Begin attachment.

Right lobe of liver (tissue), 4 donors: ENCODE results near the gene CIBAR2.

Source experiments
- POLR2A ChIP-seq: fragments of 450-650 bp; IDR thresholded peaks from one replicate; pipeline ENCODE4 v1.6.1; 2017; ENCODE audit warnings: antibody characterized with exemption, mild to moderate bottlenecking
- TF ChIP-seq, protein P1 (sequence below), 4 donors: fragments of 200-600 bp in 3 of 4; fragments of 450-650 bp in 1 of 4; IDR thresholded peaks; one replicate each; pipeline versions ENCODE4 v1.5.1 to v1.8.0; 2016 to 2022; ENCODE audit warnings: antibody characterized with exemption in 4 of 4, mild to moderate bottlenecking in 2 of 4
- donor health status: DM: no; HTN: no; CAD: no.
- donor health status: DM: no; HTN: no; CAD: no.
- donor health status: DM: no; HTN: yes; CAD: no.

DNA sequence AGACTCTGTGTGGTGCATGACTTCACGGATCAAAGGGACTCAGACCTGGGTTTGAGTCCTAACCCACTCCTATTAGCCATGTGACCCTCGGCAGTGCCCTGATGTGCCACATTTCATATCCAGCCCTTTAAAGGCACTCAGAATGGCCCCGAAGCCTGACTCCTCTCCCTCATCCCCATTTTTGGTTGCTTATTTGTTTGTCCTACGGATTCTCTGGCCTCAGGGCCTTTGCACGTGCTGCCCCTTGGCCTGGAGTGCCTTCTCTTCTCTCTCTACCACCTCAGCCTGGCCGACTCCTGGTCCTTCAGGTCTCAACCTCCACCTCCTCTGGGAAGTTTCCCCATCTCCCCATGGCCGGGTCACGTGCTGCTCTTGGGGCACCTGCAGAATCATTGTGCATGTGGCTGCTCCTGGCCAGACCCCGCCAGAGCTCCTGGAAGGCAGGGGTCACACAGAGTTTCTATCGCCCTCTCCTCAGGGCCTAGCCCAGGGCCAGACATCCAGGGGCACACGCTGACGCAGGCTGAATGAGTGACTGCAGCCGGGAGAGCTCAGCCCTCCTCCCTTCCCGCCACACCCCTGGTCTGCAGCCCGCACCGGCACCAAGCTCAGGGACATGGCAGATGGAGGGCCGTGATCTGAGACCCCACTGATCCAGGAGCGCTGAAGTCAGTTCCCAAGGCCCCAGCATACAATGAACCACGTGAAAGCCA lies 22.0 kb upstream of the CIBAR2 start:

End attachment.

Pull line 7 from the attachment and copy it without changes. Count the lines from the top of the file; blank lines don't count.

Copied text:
- donor health status: DM: no; HTN: yes; CAD: no.